Ashin Jinarakkhita

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Ashin Jinarakkhita

Ashin Jinarakkhita (23 January 1923 – 18 April 2002),[web 1] born Tee Boan-an[1] 戴滿安 was an Indonesian-born Chinese[1] who revived Buddhism in Indonesia.[web 1][2] He was also known as Bhante Ashin, Tizheng Lao Heshang 體正老和尚,[web 1] Teh-ching,[3] Sukong 師公[web 2] (Grandmaster),[web 3] and The Flying Monk.[web 4]


Youth and early career[edit]

Jinarakkhita was born in Bogor, West Java on 23 January 1923[web 1] as Tee Boan-an 戴滿安,[1] the third son of The Hong Gie and Tan Sep Moy.[web 4] According to Juangari, as a young boy Tee Boan-an was already interested in yoga and "mystic powers".[web 4] As a boy, he met a Theosophist from the Netherlands, who encouraged him to read "The Ancient Wisdom" and "The Secret Doctrines".[web 4] When he was a teenager, Tee Boan-an practiced meditation at Gede Mountain and Salak Mountain, and visited "virtuous people" and Viharas to gain spiritual knowledge.[web 4]

After attending the HBS at Jakarta and the Technical School in Bandung, he left in 1946 for the Netherlands to study chemistry at Groningen University.[web 1] There he also continued his interest in Theosophy.[web 4] He also learnt Pali and Sanskrit languages from Dr. Van Der Leeuw,[web 4] and acquired fluency in English, German, French, and Dutch.[web 4] During holidays, he went to France, where he had the opportunity to attend lectures by Jiddu Krishnamurti.[web 4]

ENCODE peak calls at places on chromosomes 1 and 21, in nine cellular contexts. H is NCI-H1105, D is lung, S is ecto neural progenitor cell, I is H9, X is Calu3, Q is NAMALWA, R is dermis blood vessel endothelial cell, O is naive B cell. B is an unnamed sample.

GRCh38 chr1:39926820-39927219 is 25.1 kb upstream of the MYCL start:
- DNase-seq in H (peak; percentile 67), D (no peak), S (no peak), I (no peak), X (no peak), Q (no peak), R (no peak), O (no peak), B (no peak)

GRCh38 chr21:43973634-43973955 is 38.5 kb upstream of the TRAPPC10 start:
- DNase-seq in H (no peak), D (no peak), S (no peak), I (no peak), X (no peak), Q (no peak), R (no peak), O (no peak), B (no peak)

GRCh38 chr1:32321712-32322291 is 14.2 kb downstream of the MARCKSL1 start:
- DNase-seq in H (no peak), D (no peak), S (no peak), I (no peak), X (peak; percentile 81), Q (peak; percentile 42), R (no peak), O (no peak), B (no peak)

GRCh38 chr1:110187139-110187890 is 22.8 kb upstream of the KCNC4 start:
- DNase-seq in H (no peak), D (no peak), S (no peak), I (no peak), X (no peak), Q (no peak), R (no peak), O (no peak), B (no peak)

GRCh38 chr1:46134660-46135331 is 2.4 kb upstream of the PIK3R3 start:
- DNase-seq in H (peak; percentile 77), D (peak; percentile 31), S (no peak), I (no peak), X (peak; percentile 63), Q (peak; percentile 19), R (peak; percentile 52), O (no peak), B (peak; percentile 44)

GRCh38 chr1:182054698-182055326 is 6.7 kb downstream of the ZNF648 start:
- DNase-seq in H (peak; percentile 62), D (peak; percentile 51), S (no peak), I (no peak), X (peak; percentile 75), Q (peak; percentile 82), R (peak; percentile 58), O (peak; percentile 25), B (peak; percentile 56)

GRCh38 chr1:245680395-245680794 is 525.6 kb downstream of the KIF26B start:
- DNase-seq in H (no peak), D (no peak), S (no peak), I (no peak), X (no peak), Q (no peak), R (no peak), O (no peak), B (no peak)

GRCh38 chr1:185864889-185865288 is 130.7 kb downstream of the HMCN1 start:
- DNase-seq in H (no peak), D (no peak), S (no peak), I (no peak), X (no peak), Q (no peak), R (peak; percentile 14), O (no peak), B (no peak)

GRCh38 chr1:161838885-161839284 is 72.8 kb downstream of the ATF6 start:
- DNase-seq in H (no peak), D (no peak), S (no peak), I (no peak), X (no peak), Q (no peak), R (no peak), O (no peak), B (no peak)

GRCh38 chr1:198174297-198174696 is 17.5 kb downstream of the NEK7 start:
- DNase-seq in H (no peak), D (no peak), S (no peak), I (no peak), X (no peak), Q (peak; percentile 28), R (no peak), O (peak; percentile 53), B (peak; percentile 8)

In 1951[web 4] he returned to Indonesia, where he worked as a teacher at several secondary schools in Jakarta,[web 1] but also took an active interest in religion.

Buddhist ordination[edit]

Tee Boan-an became president of the Indonesian Sam Kauw Union[web 1][web 4][note 1] as well as the vice-president of the central committee of the Indonesian Theosophy Youth.[web 1][web 4][1] Buddhism was reintroduced in Indonesia in the beginning of the 20th century by the Theosophical Society,[1] which played a central role in the popularisation of Buddhism in the west, and the revival of Buddhism in Sri Lanka.[4] In Indonesia the Theosophical Society found adherents among the Dutch colonials, Chinese immigrants, and Indonesian noblemen.[1] Buddhism spread in the form of Theravada and Mahayana.[1] Theravadin Buddhists had contacts with Buddhist Orders in Sri Lanka, Burma and Thailand, while Chinese Mahayana priests from China were invited by the Indonesian-Chinese Buddhist communities.[1]

Tee Boan-an received ordination as a Mahayana Ch'an[web 5] novice monk on 29 July 1953, and received the name Tizheng 體正 (Te Cheng) from the Chinese Mahayana priest Benqing (Pen Ching/Pen Cheng) Lao Heshang,[web 1][1] from the Guanghua Monastery in Putian, China.[web 6][note 2] Eventually, Tizheng received dharma transmission from Benqing.[5][web 8]

After the Communists took over power in China in 1949, Buddhist monasteries were closed in China, and Indonesia tried to diminish Chinese influences in Indonesia.[5] For these reasons, further Ch'an-training in China was problematic,[5] and Benqing sent Tizheng to Burma in 1953, where he practiced Satipatthana Meditation under Mahasi Sayadaw.[web 5][5] Tizheng was ordained as a Theravada monk in 1954, and received the name Ashin Jinarakkhita.[1] The same year he returned to Indonesia,

Buddhist Revival[edit]